Decks can leave one feeling exposed and uncomfortable without some kind of definition both above and at the edges. It is possible to enhance deck privacy and enclosure if the deck site lacks the necessary natural attributes.
It's a good idea to consider privacy first. If the proposed site is at the least exposed side of the house, at a corner where the main structure of the home meets a wing or tucked behind a retaining wall or hedge, privacy probaly will not be an issue. Also if the site is isolated from the house or is on an elevated hill above the surrounding views, the deck design may not need to be altered. However, if the deck is not effectively screened from the street and from a neighbor's view, then it will be necessary to add a fence, a wall, trees or shrubs to the plan. Fences create privacy and security but with a little thought they can also contribute beauty to the landscape. Climbing vines or hanging baskets full of cascading foliage and flowers can add color and texture to perimeter fencing for little expense and effort.
These same elements have the capacity to produce a sense of enclosure but so will benches, garden beds and other features. Overhead space can also affect the comfort level of deck occupants. So an outdoor ceiling or overhead such as an arbor, pergola or tree limbs is an possible consideration.
Walls and fences make attractive additions to an outdoor space design by connecting the deck to the larger landscape and adding a vertical contrast to the horizontal expanse of the lawn.
Walls and fences can define space giving it an identity that suits its purpose. They can create privacy, tame slopes, block annoying winds, form backgrounds for decorative accents and hide unsightly utility devices and areas. Walls and fences can make large areas seem less imposing by dividing them into smaller ones.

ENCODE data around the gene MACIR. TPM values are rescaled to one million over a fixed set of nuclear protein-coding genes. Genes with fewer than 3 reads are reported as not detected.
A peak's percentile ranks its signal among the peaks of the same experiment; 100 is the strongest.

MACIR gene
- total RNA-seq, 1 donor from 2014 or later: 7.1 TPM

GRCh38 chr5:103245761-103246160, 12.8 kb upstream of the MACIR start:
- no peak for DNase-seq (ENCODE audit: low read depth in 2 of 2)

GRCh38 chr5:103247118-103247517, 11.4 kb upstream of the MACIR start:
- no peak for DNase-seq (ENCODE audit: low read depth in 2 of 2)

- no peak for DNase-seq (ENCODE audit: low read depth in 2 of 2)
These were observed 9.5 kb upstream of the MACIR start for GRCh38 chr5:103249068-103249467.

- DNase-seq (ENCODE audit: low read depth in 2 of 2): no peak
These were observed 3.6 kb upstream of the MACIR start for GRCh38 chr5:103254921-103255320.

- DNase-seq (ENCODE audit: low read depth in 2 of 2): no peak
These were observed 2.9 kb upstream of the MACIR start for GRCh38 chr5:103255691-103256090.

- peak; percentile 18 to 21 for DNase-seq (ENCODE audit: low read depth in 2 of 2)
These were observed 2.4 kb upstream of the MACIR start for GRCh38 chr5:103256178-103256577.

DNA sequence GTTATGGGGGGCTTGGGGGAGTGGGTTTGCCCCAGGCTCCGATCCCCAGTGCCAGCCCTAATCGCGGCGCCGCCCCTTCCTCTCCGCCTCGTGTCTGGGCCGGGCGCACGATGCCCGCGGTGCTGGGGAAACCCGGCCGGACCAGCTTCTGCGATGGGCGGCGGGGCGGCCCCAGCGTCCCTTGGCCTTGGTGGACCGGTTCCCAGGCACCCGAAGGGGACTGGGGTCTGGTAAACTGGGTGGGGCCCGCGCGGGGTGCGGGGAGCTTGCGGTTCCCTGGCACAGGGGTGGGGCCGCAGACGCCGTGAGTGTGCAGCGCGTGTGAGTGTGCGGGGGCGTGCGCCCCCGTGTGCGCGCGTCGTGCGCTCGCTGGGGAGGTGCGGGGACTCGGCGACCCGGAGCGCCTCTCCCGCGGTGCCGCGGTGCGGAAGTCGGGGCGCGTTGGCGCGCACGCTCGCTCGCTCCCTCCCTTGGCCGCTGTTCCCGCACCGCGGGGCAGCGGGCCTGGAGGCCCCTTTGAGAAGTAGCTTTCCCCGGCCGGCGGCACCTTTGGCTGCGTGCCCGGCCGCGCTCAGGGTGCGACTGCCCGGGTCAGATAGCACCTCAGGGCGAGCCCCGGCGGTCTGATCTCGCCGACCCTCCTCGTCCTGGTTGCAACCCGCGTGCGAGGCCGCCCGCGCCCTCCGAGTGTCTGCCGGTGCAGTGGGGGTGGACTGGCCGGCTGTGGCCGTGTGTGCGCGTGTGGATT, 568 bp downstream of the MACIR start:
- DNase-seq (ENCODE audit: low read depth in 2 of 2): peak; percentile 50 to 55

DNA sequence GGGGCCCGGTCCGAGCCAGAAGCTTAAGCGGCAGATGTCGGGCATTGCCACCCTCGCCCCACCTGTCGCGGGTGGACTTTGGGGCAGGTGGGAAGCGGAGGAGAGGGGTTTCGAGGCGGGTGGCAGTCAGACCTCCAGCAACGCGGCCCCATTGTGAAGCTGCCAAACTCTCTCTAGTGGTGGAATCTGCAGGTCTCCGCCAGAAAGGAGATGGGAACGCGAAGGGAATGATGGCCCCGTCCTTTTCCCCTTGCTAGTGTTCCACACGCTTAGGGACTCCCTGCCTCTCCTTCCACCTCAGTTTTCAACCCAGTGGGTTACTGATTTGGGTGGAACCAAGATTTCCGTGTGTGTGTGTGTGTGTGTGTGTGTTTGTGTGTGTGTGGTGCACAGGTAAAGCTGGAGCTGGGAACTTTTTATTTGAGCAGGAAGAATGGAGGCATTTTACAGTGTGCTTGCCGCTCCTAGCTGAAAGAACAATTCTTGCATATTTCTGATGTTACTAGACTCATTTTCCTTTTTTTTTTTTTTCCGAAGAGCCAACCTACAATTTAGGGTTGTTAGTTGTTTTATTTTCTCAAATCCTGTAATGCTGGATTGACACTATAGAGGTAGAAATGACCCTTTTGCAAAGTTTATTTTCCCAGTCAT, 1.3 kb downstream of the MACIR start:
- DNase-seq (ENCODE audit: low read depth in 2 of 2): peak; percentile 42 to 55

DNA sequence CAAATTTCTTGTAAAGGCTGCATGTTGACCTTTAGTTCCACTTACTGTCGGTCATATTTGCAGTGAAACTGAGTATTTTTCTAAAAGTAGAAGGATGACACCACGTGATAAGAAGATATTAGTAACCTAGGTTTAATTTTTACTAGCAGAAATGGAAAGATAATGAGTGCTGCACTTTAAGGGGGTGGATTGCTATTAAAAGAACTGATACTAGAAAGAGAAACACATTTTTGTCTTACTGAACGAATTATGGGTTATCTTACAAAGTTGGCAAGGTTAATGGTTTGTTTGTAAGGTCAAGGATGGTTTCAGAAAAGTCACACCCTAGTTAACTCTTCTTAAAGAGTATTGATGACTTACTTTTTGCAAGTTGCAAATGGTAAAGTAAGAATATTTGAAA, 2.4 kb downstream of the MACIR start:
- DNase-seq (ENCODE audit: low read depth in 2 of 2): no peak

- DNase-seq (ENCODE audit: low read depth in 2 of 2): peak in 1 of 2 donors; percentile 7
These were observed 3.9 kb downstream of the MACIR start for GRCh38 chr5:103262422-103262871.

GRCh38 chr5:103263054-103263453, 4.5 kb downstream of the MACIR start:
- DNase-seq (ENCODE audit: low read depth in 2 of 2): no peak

There are obvious walls such as fences, hedges and the sides of the house. But there are also walls that are not as obvious. These are perceived walls that include low hedges, built-in or freestanding benches, planters, changes in deck levels, posts that support an overhead, plants, shrubs and small trees. Anything that separates the deck from the rest of the world or separates one area of the deck from another can be considered a wall. Erecting solid walls, fences or dense hedges to divide property into divided spaces can result in separate but isolated areas. Perceived walls, however, suggest the separation without isolating the areas from one another. They interrupt both visual and actual movement but they do not block views. As a result they direct traffic effectively and define space without creating a feeling of claustrophobia.
Another means of creating deck privacy and enclosure is through the use of screening which simply involves the careful placing of plants, fences, walls, trellises and other stuctures. The amount of screening required will depend upon on how each area of the deck is to be used. Cozy, intimate places for conversation, reading, sunbathing or meditation should provide lots of privacy. These areas need to be screened with walls, high fences or dense evergreen plantings. Active areas for family gatherings, child play and parties require less privacy. Partial screening is the answer such as latticework fences, airy trees or walls with available seating.
The placement of privacy screens is an important consideration. The closer to the deck area, the more privacy is created. The farther from the deck area, the less privacy.
Few decks require screening around the entire perimeter. Plan the screening to block the most revealing view first. The idea is to enhance privacy without barricading the outdoor deck space.
For maximum privacy as well as security install a solid wall, a fence or dense hedge. These structures can function as effective boundaries that can retain children and pets within the yard and keep unwanted visitors out. They make an ideal backdrop for garden beds where flower borders, ponds, fountains and sculpture will stand out dramatically and enhance the aesthetic look of the yard.
Selecting materials for outdoor walls and fences offers another excellent design opportunity. There are a tremendous number of choices but the goal should be to select materials that suit the style of the home and the landscape. A solid brick wall can look classic and imposing. Interlocking concrete blocks suit most home styles. An evergreen hedge or closely planted row of roses can create a colorful and attractive barrier that is almost inpenetrable.
Homeowners are only limited by their imaginations and willingness to experiment with creative and different ways of creating deck privacy and enclosure.
Richard Vande Sompel is a professional deck builder of 35 years and over 850
decks built and is the author of "How to Plan, Design and Build a Deck from
Start to Finish". To Discover More About
Deck Privacy and Claim your 2
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